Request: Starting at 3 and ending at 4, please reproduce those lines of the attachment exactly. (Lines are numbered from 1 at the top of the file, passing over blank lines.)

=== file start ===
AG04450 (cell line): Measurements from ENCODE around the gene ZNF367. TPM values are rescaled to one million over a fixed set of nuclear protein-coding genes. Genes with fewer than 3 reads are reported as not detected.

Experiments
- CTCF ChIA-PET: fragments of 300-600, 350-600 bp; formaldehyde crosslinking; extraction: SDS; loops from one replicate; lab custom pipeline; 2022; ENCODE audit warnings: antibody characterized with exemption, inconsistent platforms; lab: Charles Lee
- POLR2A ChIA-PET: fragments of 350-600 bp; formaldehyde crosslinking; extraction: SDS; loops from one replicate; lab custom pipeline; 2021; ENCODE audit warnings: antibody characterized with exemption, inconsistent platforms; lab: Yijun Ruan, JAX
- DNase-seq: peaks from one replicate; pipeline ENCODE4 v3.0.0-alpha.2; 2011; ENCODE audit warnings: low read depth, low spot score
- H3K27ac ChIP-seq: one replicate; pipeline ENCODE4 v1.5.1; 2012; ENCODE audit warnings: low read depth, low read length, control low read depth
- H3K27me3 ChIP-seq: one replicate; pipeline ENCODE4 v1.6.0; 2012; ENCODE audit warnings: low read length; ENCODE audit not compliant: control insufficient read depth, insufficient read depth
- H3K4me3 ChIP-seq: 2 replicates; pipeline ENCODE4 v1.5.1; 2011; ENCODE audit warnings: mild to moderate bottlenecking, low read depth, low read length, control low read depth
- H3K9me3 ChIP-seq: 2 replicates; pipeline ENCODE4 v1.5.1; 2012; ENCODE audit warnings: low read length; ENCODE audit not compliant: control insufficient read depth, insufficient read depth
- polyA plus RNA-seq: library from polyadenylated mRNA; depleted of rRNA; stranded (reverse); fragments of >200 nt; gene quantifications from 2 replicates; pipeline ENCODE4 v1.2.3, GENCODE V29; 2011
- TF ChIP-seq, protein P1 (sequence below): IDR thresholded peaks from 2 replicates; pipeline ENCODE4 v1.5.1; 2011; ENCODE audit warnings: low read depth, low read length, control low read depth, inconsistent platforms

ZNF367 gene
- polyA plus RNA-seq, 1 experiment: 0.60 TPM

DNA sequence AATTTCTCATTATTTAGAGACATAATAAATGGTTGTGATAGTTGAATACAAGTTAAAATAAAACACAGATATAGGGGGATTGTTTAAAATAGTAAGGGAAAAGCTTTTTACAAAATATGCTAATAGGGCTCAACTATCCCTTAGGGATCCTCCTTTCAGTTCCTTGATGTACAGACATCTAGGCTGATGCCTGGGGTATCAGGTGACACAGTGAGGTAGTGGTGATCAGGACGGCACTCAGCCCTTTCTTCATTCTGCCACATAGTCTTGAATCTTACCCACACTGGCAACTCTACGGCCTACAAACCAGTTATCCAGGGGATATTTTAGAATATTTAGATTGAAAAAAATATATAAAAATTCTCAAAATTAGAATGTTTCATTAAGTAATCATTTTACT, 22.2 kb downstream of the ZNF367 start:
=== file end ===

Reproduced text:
- CTCF ChIA-PET: fragments of 300-600, 350-600 bp; formaldehyde crosslinking; extraction: SDS; loops from one replicate; lab custom pipeline; 2022; ENCODE audit warnings: antibody characterized with exemption, inconsistent platforms; lab: Charles Lee
- POLR2A ChIA-PET: fragments of 350-600 bp; formaldehyde crosslinking; extraction: SDS; loops from one replicate; lab custom pipeline; 2021; ENCODE audit warnings: antibody characterized with exemption, inconsistent platforms; lab: Yijun Ruan, JAX